By questioning the text you turn it from an passive activity to an active one. Ask yourself: 

  • why are you reading this and what is it’s purpose?
  • what do you already know?
  • what do you want to know?
  • what is new or interesting about this material?
  • does this support / supplement / contradict what I already know?

Try converting the title, headings, and/or subheadings into questions. Examples of questions you could ask include: 

  • What do I already know about this subject?
  • How does this chapter relate to the assignment question?
  • How can I relate what I read to my own experiences?

R is for Read 

After questioning you will be ready for the main activity of reading. This involves careful consideration of what the author is trying to convey and involves being critical as well as active. 

  • firstly skim read concentrating on the main ideas and general text structure
  • secondly read again to make notes on the key points
  • look for answers to the questions you raised in ‘Q is for Questions’
  • make sure you re-read any parts which are not clear

R is for Recall

It doesn’t matter how interesting (or not!) the text is, you must make a concerted effort to recall what you read. Failure to do so will result in information being forgotten. Recalling also provides you with the opportunity to think about and assimilate what you have just read keeping the process active. 

Ask yourself “can I recall all the key facts without re-reading the text”? 

Try and answer questions about what you have read and/or try and summarise what you have read. This summary should be in your own words and you should consider highlighting key words and points. Also consider using a variety of senses in order to recite and recall. Seeing, hearing and saying is known as triple strength learning, whereas quadruple strength consists of; seeing, hearing, saying and writing.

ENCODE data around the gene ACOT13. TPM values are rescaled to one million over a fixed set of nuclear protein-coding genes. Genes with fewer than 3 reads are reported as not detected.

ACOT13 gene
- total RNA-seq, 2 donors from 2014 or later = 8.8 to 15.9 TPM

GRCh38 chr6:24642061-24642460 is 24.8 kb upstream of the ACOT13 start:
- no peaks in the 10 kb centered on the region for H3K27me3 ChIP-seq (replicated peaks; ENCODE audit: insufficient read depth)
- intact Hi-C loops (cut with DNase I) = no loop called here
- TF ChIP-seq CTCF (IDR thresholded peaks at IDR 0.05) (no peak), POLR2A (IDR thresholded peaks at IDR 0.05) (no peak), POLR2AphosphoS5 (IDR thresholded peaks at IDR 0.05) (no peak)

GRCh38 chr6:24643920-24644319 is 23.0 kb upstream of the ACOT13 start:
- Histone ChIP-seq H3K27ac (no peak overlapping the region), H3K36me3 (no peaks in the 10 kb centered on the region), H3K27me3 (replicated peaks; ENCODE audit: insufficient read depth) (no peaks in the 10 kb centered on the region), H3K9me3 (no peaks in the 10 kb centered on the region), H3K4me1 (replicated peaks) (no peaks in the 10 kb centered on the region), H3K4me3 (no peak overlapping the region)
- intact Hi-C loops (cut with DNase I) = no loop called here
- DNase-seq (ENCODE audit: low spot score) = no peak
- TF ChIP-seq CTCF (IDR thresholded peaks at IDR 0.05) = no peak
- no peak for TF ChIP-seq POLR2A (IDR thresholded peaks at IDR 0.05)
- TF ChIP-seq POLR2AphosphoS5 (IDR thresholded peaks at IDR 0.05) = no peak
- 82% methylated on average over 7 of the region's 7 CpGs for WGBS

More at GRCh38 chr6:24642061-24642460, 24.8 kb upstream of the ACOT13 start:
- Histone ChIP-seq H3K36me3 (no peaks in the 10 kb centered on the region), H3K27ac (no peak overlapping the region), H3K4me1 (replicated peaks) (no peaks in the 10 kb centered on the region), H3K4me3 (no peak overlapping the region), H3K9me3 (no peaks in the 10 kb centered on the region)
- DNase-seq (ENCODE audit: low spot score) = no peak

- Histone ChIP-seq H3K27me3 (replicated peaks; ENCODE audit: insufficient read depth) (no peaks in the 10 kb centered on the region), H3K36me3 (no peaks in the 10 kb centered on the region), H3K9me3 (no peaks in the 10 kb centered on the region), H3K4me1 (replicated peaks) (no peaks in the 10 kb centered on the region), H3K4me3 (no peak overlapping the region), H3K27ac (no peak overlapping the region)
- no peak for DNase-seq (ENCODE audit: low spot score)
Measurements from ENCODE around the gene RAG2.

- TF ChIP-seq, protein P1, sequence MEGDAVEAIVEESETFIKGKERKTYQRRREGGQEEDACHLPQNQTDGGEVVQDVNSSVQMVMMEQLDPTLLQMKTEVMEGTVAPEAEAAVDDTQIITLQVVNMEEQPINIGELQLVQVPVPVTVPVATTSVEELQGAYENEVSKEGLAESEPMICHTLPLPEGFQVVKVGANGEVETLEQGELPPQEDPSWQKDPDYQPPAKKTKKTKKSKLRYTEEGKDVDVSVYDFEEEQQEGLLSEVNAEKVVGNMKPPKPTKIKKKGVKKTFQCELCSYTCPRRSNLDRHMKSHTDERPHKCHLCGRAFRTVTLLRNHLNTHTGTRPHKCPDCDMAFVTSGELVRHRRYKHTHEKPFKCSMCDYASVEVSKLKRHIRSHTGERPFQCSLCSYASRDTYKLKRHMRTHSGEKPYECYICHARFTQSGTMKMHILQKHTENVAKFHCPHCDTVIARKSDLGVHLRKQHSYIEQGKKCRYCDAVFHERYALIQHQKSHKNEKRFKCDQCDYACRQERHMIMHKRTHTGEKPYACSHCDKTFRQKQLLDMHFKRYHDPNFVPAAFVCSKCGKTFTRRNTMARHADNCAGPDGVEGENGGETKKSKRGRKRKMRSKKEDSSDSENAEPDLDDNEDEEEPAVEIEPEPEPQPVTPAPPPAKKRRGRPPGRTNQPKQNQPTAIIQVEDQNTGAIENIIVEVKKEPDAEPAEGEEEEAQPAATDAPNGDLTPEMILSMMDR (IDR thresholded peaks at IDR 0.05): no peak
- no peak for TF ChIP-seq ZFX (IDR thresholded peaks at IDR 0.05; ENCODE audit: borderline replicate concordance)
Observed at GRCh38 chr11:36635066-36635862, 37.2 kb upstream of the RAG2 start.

R is for Review 

The final step in the SQ3R method is to review the material that you have recalled in your notes. Ask yourself: 

  • did you understand the main principles of the argument?
  • did you identify all the main points?
  • are there any gaps?

Double check you haven’t missed anything of importance. There is sometimes a temptation to ‘miss  out’ pieces of information and associated questions that cover areas we do not enjoy or we find hard! 

SQ3R plan 

Below is a sample 7 day plan for using the SQ3R method that you might like to use. Remember it can be and indeed should be adapted for your own individual needs.

Day 1

  • read the text
  • formulate potential questions

Day 2

  • review the important points you have highlighted
  • answer the questions you formulated on day 1
  • make cue / flash cards – you could do this for all the questions, or just those you find difficult
  • condense / summarise any other information using one of the methods described in the previous sections

Days three, four and five 

Alternate between your condensing method and notes and test yourself (orally or in writing) on the questions you formulated. Add additional condensed material if required.

Days six & seven 

  • list the topics and subtopics each chapter / ‘chunk’ of information contains